Following the April launch of an European Union regulatory investigation of biased Google search results to favor its own products , Yelp commissioned a study to determine if Google engages in any predatory actions that hurt users.
Yelp released a scathing report on Monday that is a “roadmap” for EU regulators to quantifying how and to what extent Google degrades user search results to maximize its own financial gains.
Yelp teamed up with Columbia University’s Professor Tim Wu, the most prominent academic in the field of competition law for technology and the former adviser to the U.S. Federal Trade Commission that coined the phrase “net neutrality,” to treat access to all content equally, without favoring or blocking particular products or websites.
The stated goal of the study was to detail any actions by Google’s that unfairly prioritize its own services when performing local searches, and to what extent Google’s actions cause unfair and abusive harm to user’s access to useful information.
The report introduction co-authored by Wu , Michael Luca of the Harvard Business School, and Yelp’s Data Science Team states: “Consumers vastly prefer competitive results, as scored by Google’s own search engine, than results chosen by Google.” They added, “Google is reducing social welfare,” proclaims.
The analytic paper presents the “findings of a randomized controlled trial wherein purely algorithmic search results are compared to Google’s query-specific, tailored results. In some circumstances, there’s an obvious benefit to the user — such as when Google provides immediate answers to calculation or conversion queries — but the research also finds instances where that’s not the case.”
The study focused on local services and information that is now about a third of all Google inquiries and almost half mobile inquiries. The researchers found that there are different “competitive results, as scored by Google’s own search engine, than results chosen by Google.”
The study did find that consumer preferences as measured by “simple clicks” showed that users were 45 percent more likely to click on organic search results than Google’s tailored search that presents its own list of nearby businesses or services.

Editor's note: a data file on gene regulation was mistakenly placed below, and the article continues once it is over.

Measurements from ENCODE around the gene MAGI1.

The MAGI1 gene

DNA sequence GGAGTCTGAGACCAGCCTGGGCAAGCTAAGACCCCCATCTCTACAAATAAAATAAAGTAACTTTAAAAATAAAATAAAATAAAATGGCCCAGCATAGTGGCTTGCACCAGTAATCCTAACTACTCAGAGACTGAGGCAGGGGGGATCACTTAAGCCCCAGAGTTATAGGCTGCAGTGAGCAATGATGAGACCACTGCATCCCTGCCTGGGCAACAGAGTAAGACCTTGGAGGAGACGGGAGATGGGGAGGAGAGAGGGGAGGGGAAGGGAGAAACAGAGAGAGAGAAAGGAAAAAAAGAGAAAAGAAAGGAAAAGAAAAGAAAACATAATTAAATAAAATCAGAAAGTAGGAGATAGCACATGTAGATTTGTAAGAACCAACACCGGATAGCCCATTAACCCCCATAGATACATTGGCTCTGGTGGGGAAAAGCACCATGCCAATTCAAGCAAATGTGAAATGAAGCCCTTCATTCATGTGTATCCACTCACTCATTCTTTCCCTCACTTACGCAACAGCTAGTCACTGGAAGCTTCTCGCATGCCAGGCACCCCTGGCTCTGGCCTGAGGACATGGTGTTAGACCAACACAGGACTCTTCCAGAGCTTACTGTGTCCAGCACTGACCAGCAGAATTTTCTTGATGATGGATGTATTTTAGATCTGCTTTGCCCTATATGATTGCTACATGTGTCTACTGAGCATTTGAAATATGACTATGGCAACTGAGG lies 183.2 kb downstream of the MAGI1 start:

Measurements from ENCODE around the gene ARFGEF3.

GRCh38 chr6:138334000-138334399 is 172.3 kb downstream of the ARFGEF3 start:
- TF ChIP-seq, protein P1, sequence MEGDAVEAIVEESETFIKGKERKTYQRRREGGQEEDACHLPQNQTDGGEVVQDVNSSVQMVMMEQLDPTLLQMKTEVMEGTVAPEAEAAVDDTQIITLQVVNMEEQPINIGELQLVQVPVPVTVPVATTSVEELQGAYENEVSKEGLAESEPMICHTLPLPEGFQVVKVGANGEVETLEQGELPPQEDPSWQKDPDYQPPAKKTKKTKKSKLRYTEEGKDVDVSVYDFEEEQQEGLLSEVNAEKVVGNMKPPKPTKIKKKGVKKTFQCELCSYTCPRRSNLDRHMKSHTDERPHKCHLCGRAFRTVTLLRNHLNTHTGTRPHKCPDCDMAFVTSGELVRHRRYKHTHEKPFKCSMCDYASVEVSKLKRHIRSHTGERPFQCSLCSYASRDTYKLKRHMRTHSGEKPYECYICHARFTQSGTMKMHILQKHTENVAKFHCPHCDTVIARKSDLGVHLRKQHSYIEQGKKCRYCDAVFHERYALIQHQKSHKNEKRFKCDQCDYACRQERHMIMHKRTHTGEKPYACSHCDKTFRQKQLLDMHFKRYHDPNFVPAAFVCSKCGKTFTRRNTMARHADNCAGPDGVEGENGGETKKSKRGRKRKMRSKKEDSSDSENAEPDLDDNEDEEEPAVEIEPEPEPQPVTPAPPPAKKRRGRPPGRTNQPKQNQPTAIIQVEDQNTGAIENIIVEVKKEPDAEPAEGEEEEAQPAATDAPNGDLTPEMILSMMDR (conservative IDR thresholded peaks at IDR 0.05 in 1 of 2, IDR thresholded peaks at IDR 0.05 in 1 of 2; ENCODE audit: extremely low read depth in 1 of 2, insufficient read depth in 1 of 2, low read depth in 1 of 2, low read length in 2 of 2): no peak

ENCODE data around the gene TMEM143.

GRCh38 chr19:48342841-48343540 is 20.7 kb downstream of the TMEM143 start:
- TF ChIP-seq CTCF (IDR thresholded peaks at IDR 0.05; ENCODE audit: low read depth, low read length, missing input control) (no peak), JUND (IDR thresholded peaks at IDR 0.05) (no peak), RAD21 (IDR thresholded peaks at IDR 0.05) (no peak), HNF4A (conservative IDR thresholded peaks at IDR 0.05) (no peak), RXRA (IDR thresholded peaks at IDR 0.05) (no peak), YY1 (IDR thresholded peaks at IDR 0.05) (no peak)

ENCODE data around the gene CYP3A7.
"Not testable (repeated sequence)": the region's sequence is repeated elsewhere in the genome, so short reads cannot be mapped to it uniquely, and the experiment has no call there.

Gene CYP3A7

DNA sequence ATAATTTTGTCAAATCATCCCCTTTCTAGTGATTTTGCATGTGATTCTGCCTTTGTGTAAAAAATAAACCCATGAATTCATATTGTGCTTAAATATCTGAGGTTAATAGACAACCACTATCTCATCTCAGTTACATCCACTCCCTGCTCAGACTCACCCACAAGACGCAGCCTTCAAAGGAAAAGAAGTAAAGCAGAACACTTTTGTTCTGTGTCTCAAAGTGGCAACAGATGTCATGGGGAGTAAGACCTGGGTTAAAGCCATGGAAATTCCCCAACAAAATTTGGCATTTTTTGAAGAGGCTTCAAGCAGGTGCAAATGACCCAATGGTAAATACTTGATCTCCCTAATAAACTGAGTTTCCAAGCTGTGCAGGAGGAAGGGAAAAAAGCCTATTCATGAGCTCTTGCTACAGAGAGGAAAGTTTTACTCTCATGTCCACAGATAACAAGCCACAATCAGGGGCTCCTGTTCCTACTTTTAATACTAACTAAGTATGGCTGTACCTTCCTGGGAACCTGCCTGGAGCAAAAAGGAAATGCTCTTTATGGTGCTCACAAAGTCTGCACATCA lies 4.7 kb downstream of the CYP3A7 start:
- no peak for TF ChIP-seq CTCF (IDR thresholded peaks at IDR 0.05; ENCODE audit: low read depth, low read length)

Because Yelp specializes in local referral searches, the company has become a major adversary against Google for not honestly presenting local information. When questioned about his independence if he was paid by Yelp, Wu told the Recode blog, “I wouldn’t be doing this if I didn’t think this new evidence was a game-changer.” He added, “this is the closest I’ve seen Google come to the Microsoft case”
Known as the U.S. vs. Microsoft Antitrust Proceeding, the case involved a complaint by the Justice Department and 19 states that Microsoft’s bundling of its Internet Explorer browser with Windows artificially promoted Internet Explorer despite the existence of far superior alternatives. A federal District Court in 2000 found in a 43 page blistering opinion that Microsoft used predatory and anticompetitive behavior to keep “an oppressive thumb on the scale of competitive fortune.”
The judgment barred Microsoft from anti-competitive practices regulators said had been choking off competing software, like Netscape, on the company’s Windows platform. Leading antitrust scholar Herbert Hovenkamp, said the Microsoft judgment broke new ground. “We’ve seen the emergence of an entirely new field called IP [intellectual property] antitrust,” he said. “It’s had a fairly dramatic impact.” The company was forced to sign a consent decree prohibiting entering into Windows agreements that excluded competitors from new computers. Microsoft was also forced to make Windows interoperable with non-Microsoft software. But the biggest impact was Microsoft became “much more cautious and much less aggressive,” spurring a burst of new competition.
The Yelp sponsored report reads like a roadmap for litigation. The researchers found “empirical evidence” that Google’s search practices have harmed consumers in some cases and as such “cannot be described as pro-competitive.” The demonstration of consumer harm “should influence any competition law analysis.”
One official at a European antitrust authority told that Wall Street Journal that any study showing Google caused “quantifiable harm” to consumers would “certainly bring things forward” for EU regulators. The official added that regulators “will be delighted to have as much evidence as they can.”
Google has repeatedly denied breaking EU antitrust rules, but declined to make any comment regarding the merits of the new study, according to the Journal. On Monday Google said it had requested, and been granted, an extension until August 17 to respond to the EU’s charges, in order to review documents related to the case.